When actor and former NFL player Terry Crews declared #MeToo in a 16-part Twitter thread in 2017, it was a significant moment for the movement. Crews was one of a handful of high-profile male survivors who stood with the millions of women sharing stories of sexual violence. While Crews said his tweets were cathartic, he also said the reaction to his disclosure underscored the unique challenges male survivors face. After sharing that he was sexually assaulted by a high-level Hollywood executive, Crews was dragged online for “not being a man.” He was called a “simp,” told his muscle “ain’t meant for nothing,” and asked how he could let an “old white man” fondle him.
But Crews said when he spoke publicly about his sexual abuse and ultimately held his perpetrator accountable, it was the first time in his life he felt truly powerful. It wasn’t the brute strength that propelled him on the football field or the retaliatory beating he gave his abusive father one Christmas. It wasn’t the rage that spilled into his marriage or into his parenting. This power seemed to come from someplace different. It was careful, controlled, and being used for good.
In his new memoir, “Tough: My Journey To True Power,” Crews challenges a masculinity that demands silence around perpetration, that’s defined primarily by toughness, which Crews grew up believing was elemental, and which he now sees as manufactured. It was a masculinity he saw modeled by a father who beat his mother, by neighborhood peers who used violence to instill fear and fellow football players who treated women as property. This is the masculinity he internalized, that poisoned his relationships with his wife, his eldest children, and in many ways himself.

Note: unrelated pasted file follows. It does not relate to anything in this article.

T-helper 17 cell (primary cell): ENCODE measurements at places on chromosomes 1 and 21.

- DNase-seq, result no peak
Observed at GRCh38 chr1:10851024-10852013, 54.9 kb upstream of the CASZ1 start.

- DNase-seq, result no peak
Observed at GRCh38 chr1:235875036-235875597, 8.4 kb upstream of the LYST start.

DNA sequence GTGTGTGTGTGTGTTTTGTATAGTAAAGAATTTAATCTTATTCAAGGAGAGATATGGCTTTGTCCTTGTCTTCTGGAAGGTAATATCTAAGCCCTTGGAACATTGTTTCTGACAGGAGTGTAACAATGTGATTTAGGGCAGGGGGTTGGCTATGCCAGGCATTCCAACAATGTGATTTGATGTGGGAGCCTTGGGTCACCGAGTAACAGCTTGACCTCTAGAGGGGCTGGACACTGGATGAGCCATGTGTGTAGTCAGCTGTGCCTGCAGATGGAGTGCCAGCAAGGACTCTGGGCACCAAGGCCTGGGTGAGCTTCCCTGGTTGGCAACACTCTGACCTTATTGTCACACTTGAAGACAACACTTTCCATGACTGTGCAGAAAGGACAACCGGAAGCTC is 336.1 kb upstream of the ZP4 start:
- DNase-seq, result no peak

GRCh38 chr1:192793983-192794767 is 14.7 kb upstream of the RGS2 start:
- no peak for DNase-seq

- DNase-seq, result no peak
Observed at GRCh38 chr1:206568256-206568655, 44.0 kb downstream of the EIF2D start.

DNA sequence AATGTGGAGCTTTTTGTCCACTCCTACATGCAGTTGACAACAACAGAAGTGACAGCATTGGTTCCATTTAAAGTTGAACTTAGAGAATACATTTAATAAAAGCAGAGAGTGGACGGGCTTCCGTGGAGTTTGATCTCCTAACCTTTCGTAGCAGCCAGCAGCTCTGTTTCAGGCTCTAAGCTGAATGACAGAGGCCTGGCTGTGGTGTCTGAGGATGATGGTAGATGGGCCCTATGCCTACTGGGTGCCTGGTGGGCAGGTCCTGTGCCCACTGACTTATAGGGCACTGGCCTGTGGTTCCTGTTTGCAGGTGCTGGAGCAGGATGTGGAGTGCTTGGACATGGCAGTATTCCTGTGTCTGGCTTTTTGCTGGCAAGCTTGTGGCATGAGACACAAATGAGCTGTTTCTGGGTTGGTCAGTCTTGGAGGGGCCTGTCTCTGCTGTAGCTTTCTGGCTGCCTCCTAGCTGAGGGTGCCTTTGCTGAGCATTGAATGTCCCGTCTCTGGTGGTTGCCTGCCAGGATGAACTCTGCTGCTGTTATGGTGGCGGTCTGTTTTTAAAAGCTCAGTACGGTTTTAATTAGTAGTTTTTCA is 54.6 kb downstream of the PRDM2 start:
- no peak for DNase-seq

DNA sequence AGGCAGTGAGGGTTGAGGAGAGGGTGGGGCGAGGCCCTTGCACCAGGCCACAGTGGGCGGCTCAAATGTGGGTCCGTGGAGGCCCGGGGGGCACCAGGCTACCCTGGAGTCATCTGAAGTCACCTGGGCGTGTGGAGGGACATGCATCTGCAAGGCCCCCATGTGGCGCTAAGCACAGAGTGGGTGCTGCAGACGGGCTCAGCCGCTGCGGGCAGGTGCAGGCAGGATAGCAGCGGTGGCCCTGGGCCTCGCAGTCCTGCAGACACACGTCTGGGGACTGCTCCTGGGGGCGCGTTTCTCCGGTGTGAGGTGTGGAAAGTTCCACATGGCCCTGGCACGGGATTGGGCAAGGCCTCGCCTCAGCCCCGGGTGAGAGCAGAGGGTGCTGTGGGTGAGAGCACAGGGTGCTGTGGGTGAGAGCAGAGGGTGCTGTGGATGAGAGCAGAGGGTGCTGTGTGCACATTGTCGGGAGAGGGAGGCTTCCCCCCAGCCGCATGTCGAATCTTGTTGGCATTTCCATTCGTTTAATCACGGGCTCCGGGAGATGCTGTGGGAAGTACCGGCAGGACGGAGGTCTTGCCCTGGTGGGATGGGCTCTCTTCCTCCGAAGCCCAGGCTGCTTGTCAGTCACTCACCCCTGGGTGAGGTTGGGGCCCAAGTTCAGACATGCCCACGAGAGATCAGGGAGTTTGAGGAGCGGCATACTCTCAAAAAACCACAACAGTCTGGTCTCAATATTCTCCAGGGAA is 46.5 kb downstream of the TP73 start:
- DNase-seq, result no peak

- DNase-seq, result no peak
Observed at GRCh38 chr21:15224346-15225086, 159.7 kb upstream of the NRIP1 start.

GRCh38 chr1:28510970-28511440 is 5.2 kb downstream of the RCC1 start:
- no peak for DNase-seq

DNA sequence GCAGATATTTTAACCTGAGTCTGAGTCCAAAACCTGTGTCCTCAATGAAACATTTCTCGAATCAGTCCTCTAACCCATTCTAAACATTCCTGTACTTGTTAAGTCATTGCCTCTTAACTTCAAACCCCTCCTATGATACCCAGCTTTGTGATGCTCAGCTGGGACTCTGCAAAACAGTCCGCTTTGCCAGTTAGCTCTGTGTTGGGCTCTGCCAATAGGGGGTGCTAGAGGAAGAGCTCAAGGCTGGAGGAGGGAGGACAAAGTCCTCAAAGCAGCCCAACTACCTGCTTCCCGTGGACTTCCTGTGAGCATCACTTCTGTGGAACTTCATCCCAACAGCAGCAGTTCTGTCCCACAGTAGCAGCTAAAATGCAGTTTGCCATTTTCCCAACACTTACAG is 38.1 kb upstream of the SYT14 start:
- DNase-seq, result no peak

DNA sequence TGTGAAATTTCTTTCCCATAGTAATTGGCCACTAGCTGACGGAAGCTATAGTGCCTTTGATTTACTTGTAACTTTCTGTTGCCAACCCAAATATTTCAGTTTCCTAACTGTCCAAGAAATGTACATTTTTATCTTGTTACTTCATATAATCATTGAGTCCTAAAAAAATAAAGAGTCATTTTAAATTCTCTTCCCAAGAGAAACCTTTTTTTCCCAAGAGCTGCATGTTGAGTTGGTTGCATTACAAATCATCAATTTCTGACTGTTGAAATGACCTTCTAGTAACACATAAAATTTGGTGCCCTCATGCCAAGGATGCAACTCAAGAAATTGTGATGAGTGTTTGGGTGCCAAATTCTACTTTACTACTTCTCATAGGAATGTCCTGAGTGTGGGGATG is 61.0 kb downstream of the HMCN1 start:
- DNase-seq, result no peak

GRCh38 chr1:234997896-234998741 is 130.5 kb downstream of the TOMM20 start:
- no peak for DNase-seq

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“I had grown up and lived my entire adult life with a false idea of what it meant to be tough. I walked around this world with my chest puffed out, like I was the alpha male. I saw myself only as strong and powerful. In fact, I was weak and powerless, and everything I did was driven by shame, insecurity, and fear,” he wrote.
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Crews’ book is a searing repudiation of toxic masculine ideals – an exercise in the very vulnerability the culture suggests is the antithesis of manhood. His book delves into some of his life’s most painful and shameful moments in an effort to clarify precisely how these ideals shaped his becoming. He recounts how his father rebuffed his gentle kiss on the cheek, showing him men don’t express love. He shares how his burgeoning manhood became a threat to his own mother, who when he was around 11 years old demanded he pull down his pants so she could inspect his genitals for pubic hair. He talks about his addiction to pornography, which led to an episode of infidelity, threatening his relationship with his wife, which he holds most dear.
USA TODAY spoke with Crews about his book, his evolving views on masculinity, and the ways in which he still strives to be the most authentic version of himself.
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Question: This book is vulnerable, which is the core way it rejects traditional masculinity, or as some say, “toxic masculinity.” What part of the book was most difficult to write or made you feel the most vulnerable?
Terry Crews: When I talked about the issue with my mother, when I was young and how she made me pull down my pants to see if I’d hit puberty. It was wild because I never envisioned actually being that transparent. It was so difficult because I love my mom and to be honest, I didn’t want her to go down as having done something so heinous. But at the same time, it was abusive. This is the stuff that came out in therapy, the stuff that I really had to address.
Q: When you were growing up, showing weakness could have real consequences. It wasn’t just that you felt you couldn’t show weakness because that’s not what a man does, you couldn’t show weakness because that could make you a target. How would you advise young people who are growing up as you did to be authentically who they are, while also facing such a strong mandate in their communities to be tough?